34 By being better-mannered slaves they desire that “they may adorn the teaching of our Savior, God, in all things.” If their desire and effort are to adorn God’s teaching, which they follow in all things, they could not render themselves in subjection to earthly masters so far as to obey orders to do wrong. By doing what is wrong they would not be living adornments to God’s teaching; they would, instead, misrepresent and disgrace His teachings.
SUBJECTION TO GOVERNMENTS AND AUTHORITIES
35. (a) What do the cases of wives and slaves argue as to the kind of subjection Christians must render to governments and authorities? (b) Despite their imperfection, what responsibility do governors have?
35 It is only after he had written about how Christian wives should be in subjection to their husbands and Christian slaves to their earthly owners that the apostle Paul told persons in the congregation “to be in subjection and be obedient to governments and authorities as rulers.” (Titus 3:1) By what Paul said about those previous cases of subjection to husbands and slaveowners, we have a standard of measurement by which to measure how far the subjection and obedience to political governments and authorities as rulers goes with regard to dedicated, baptized Christians, such as Jehovah’s witnesses are. The subjection was to be, not total, but merely relative, toward husbands and slaveowners or masters, who are mere imperfect humans. Likewise the subjection must be a relative one toward governments and authorities, which are also made up of humans born in sin and condemned to death. However, the human “governments and authorities” have a responsibility toward all their peoples. One of their main responsibilities is to maintain good order and to give the people a measure of protection. Governments have enough trouble of their own with the unchristian people in general, without having dedicated, baptized Christians add to their troubles by joining worldly people in lawbreaking.
36. As far as being praised is concerned, why is it very fitting that Christians be obedient to governments and authorities?
36 However, for Christians who are really God’s “holy ones” it is very fitting to be obedient to “governments and authorities as rulers.” Instead of deserving the ill will of these men in political office of this world, Christians should win, or, at least, deserve praise for being orderly and for respectfully abiding by the laws by which good order and public welfare are kept up in the community. Christians, because of their whole-souled devotion to God and their faithful imitation of Jesus Christ, are misunderstood and criticized enough and are therefore falsely accused for this cause alone, without needing to make themselves targets of true criticism and accusation for wrongdoing. Christians should show that the fear of God makes a difference in one’s life, for the better. Paul’s counsel is therefore for them to “be ready for every good work.”
37. How is this in harmony with the fact that Christ died and delivered us for a certain purpose, but how does this affect our subjection?
37 This is entirely in harmony with the fact just mentioned beforehand by Paul, that our Savior Jesus Christ “gave himself for us that he might deliver us from every sort of lawlessness and cleanse for himself a people peculiarly his own, zealous for fine works.” (Titus 2:13, 14) How could doing this make us a potent danger to any governments and authorities of this world, even though our subjection to them is merely relative? At the same time our being a people delivered by Christ from every sort of lawlessness and our being “zealous for fine works” prevents us as Christians from rendering more than relative subjection to human governments and authorities. Why? Because human rulers may at times make demands and may enforce laws that are contrary to God’s supreme law.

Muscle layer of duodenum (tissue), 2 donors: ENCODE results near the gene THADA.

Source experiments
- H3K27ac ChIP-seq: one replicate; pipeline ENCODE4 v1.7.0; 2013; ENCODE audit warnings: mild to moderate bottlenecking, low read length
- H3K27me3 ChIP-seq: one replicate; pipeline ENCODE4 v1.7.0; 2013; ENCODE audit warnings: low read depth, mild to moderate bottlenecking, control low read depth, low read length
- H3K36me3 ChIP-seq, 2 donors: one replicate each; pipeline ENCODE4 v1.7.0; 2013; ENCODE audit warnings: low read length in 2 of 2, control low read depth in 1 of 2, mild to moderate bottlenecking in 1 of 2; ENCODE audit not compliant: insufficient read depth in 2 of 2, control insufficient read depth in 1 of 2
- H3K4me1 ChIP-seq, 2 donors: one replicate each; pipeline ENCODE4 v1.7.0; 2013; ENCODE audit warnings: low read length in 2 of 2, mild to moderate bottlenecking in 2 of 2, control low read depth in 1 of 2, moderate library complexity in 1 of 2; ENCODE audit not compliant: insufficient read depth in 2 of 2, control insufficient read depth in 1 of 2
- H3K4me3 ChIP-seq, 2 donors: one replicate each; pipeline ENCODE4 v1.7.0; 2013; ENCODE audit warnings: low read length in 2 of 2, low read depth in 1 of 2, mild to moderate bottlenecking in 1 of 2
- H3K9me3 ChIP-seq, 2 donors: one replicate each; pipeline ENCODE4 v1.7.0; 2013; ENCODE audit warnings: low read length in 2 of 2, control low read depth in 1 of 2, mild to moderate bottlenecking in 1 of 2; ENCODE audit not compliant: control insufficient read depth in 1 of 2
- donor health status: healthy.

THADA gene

38. What will our obedience to God’s law never let us do regarding governments and authorities, but what will it not let us join governments and authorities in doing?
38 Our conscientious obedience to God’s law may embarrass human governments and authorities. It may show up their error and their nonalignment with God’s law. But it will never, no, never lead us into subversive movements or conspiracies or violent revolts against such existing governments and authorities. When we render to God what belongs to God during this system of things, it does not mean that we do not also render to Caesar what belongs to Caesar. (Matt. 22:21) It does not mean that we are violating the apostolic counsel to “be in subjection and be obedient to governments and authorities as rulers.” It simply means that as conscientious Christians we will not join with imperfect, human governments and authorities when they fight against God. We must take our stand with Christ’s apostles when they said to a nonpolitical, religious court in Jerusalem: “We must obey God as ruler rather than men.”—Acts 5:29.
39. Accordingly, what apostolic instructions will we follow, and with what in mind?
39 In all cases we will follow the apostle Paul’s instruction about being in subjection to husbands, to slaveowners and to worldly, political governments and authorities as rulers, and about other affairs of life. This we will do “in order that those who have believed God may keep their minds on maintaining fine works. These things are fine and beneficial to men.”—Titus 3:8.
See Josephus’ Antiquities of the Jews, Book 18, Chapter 1, paragraphs 1, 6; Book 20, Chapter 5, paragraphs 1, 2; and Wars of the Jews, Book 2, Chapter 8, paragraph 1; Chapter 18, paragraph 8; Book 7, Chapter 8, paragraph 1.